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E. B. Sledge Storms Ashore on Peleliu

By E. B. Sledge 
Originally published by World War II magazine. Published Online: June 01, 2010 
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"My stomach was tied in knots," wrote Sledge about his amtrac's approach to Peleliu. "I had a lump in my throat and swallowed only with great difficulty."
"My stomach was tied in knots," wrote Sledge about his amtrac's approach to Peleliu. "I had a lump in my throat and swallowed only with great difficulty."

Nineteen-year-old Eugene B. Sledge, from Mobile, Alabama, joined the U.S. Marines on December 3, 1942, and shipped out to the Pacific 14 months later as a private first class with the 1st Marine Division. On September 15 he joined in the assault on Peleliu, a tiny island that had been highly fortified by the Japanese with caves and pillboxes that extended into its interior. Although the island proved to be of questionable strategic value, the battle for Peleliu was one of the bloodiest of the war, with the well-entrenched enemy fighting to the last man. Sledge later wrote about his wartime doings in With the Old Breed (1981), widely regarded as the best battle memoir of World War II. Sledge's experiences, from which the following account of his arrival on Peleliu was adapted, made up one of the three story lines in the recent HBO miniseries, The Pacific.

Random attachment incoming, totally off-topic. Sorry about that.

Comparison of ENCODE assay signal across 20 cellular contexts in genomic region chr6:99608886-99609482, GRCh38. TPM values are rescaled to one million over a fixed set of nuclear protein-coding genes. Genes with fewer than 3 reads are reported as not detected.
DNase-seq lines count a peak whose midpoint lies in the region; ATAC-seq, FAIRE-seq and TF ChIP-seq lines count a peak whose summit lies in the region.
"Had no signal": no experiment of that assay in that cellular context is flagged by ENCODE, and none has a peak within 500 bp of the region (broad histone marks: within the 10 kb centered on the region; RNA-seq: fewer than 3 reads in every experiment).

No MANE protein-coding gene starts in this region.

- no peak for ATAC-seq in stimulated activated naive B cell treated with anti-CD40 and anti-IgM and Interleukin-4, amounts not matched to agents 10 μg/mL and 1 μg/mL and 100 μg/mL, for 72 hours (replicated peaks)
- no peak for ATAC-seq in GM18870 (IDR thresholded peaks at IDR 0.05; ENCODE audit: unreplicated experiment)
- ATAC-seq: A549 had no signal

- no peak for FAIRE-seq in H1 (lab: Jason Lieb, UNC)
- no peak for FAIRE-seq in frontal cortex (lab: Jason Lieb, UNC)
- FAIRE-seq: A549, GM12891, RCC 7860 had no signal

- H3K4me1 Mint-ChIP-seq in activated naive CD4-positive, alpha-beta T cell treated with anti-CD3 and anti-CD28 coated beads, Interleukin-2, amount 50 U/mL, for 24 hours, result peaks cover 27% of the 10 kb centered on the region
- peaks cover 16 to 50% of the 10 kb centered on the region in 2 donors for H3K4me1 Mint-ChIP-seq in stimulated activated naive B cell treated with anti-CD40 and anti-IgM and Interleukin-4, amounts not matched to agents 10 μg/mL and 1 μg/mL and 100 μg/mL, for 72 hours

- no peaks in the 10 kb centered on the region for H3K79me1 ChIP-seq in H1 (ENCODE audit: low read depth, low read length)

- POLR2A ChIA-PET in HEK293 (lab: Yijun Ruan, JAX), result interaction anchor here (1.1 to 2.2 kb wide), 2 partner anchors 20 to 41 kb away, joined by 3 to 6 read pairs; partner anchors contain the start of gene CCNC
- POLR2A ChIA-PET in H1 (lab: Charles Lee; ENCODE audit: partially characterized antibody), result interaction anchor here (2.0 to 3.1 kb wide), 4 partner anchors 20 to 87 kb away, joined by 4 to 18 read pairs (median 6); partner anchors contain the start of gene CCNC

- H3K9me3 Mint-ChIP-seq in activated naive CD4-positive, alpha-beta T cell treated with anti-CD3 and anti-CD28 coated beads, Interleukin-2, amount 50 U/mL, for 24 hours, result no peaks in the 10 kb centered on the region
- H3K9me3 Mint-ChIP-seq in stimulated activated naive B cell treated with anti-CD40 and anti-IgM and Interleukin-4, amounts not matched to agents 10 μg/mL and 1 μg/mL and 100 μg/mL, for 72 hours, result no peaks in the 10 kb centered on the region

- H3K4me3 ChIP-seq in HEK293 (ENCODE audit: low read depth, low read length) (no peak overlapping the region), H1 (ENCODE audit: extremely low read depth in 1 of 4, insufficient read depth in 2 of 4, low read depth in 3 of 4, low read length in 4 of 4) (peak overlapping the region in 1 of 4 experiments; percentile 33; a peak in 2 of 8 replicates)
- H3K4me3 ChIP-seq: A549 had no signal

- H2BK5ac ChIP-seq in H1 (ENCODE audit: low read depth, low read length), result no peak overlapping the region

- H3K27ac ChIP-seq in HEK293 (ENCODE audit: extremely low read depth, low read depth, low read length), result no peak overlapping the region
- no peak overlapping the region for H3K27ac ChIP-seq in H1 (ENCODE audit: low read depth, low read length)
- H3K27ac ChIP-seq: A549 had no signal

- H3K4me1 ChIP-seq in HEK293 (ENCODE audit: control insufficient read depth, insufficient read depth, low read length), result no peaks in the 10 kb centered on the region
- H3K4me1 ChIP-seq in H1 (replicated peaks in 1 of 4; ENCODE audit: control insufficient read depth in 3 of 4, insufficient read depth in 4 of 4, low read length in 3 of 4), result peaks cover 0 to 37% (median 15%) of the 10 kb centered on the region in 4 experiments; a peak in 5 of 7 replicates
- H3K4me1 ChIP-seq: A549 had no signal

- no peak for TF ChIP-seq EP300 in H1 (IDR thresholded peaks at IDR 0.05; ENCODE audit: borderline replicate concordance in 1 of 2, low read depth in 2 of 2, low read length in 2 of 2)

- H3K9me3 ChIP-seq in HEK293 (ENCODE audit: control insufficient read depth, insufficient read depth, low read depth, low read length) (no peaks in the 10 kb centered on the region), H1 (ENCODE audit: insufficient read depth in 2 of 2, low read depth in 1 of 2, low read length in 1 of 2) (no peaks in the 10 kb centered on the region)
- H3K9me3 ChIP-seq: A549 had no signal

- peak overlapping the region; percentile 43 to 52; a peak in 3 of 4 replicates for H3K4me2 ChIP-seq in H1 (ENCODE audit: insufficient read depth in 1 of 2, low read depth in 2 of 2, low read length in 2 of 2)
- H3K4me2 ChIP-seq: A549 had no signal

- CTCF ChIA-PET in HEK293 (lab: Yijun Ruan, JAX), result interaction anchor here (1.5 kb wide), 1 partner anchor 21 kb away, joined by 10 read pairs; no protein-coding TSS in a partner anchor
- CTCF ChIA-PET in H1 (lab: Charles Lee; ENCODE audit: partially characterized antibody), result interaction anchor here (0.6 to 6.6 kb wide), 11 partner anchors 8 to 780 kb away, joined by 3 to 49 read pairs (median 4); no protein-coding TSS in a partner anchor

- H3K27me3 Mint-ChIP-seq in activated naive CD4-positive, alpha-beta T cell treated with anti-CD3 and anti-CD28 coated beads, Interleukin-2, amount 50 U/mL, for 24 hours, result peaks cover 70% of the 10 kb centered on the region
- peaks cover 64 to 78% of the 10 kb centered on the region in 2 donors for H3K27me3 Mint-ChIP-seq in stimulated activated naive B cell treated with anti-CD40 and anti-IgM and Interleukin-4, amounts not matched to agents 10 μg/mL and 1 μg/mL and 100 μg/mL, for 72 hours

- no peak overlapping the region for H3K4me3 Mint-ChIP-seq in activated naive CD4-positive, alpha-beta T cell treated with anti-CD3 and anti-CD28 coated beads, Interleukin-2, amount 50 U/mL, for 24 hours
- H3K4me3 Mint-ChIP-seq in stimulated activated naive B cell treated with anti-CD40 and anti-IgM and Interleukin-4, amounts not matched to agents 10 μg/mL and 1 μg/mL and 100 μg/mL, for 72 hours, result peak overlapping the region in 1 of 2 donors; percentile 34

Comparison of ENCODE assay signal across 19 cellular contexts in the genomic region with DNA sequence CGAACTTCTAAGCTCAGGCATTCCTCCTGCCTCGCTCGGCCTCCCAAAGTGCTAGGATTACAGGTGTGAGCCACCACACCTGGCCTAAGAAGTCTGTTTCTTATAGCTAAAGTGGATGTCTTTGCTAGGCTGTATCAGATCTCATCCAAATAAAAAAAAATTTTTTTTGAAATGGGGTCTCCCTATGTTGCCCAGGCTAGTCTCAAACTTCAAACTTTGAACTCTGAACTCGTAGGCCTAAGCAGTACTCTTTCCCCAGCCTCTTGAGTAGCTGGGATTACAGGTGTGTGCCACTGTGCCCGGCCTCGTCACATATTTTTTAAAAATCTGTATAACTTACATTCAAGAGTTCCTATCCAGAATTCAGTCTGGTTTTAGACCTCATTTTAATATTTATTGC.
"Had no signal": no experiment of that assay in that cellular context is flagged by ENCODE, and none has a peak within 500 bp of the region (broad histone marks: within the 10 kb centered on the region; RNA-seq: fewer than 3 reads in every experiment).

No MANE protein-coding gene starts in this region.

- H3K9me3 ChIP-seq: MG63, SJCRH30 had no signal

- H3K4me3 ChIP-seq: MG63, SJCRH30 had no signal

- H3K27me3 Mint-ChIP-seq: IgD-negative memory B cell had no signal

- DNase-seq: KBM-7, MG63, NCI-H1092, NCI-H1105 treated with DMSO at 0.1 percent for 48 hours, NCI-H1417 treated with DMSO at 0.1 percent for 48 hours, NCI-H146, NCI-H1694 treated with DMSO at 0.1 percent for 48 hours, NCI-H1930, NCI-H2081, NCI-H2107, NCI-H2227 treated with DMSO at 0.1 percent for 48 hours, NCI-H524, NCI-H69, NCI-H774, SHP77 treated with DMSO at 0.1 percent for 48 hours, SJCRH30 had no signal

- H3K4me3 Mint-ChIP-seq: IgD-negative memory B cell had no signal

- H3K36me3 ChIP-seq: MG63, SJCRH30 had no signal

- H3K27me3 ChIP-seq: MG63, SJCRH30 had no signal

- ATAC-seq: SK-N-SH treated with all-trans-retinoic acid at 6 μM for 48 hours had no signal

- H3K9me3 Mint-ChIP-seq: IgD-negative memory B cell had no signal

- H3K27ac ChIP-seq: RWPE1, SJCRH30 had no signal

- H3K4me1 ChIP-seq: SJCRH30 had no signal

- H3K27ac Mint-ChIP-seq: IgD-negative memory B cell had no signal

Click the image below to view a slide show of National Archives images of the battle in progress, as Sledge would have seen it coming ashore, with excerpts from his memoir.

Excerpt from With the Old Breed, by E. B. Sledge ©1981, published by arrangement with Presidio Press, a division of Random House, Inc.

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